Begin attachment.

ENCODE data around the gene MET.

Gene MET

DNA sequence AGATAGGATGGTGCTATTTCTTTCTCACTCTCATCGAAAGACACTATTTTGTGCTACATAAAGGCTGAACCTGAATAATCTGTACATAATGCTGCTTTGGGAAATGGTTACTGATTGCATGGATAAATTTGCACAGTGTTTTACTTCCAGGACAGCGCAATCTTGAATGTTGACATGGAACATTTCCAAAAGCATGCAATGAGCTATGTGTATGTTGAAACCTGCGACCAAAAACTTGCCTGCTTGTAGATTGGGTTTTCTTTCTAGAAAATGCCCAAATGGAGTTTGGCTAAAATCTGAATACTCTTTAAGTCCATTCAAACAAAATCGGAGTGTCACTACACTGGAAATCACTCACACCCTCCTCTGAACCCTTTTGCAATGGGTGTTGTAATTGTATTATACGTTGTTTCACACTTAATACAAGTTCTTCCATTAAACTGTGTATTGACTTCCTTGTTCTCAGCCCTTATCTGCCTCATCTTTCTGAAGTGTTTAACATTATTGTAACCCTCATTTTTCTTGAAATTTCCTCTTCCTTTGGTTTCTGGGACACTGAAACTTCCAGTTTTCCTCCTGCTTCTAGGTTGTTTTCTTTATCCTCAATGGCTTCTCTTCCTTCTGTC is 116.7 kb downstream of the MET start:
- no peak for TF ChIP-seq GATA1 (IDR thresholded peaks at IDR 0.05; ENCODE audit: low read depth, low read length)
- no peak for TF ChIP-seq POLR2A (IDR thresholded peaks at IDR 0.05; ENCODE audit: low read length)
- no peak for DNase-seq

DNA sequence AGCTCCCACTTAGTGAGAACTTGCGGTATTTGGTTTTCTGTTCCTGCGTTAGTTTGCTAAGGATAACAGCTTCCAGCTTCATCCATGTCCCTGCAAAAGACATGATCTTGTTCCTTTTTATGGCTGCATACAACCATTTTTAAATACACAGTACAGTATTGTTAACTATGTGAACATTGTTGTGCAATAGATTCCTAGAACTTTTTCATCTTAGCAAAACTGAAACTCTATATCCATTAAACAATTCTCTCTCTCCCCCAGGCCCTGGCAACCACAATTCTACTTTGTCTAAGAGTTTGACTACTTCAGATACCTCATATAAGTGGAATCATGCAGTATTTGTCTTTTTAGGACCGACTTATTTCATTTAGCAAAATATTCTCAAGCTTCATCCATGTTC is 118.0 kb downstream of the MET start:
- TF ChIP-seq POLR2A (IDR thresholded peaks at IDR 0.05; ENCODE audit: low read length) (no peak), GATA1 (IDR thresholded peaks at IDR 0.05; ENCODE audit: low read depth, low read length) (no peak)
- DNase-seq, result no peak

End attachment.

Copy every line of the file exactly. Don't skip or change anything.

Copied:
ENCODE data around the gene MET.

Gene MET

DNA sequence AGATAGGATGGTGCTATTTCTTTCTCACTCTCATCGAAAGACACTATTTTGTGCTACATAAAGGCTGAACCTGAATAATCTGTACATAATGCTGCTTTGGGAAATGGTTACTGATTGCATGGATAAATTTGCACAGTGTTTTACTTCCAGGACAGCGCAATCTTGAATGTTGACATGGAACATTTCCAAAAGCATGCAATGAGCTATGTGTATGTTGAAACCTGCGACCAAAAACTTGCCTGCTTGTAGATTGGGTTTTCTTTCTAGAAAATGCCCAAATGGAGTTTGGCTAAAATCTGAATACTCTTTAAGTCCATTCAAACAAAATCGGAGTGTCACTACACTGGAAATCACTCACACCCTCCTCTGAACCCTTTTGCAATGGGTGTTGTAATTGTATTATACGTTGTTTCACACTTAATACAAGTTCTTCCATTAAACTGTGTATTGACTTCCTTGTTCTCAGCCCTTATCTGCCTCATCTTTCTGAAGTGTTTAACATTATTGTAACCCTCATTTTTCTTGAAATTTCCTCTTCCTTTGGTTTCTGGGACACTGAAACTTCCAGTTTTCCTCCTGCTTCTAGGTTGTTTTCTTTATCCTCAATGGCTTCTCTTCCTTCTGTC is 116.7 kb downstream of the MET start:
- no peak for TF ChIP-seq GATA1 (IDR thresholded peaks at IDR 0.05; ENCODE audit: low read depth, low read length)
- no peak for TF ChIP-seq POLR2A (IDR thresholded peaks at IDR 0.05; ENCODE audit: low read length)
- no peak for DNase-seq

DNA sequence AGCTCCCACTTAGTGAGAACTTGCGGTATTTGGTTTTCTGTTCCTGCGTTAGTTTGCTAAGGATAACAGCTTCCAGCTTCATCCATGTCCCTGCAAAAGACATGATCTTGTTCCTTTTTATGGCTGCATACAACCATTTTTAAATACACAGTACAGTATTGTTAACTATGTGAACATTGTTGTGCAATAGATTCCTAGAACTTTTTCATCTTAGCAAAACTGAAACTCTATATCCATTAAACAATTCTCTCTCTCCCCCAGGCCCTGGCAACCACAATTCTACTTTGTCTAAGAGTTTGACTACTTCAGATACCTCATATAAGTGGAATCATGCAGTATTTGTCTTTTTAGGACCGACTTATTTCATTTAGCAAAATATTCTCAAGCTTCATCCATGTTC is 118.0 kb downstream of the MET start:
- TF ChIP-seq POLR2A (IDR thresholded peaks at IDR 0.05; ENCODE audit: low read length) (no peak), GATA1 (IDR thresholded peaks at IDR 0.05; ENCODE audit: low read depth, low read length) (no peak)
- DNase-seq, result no peak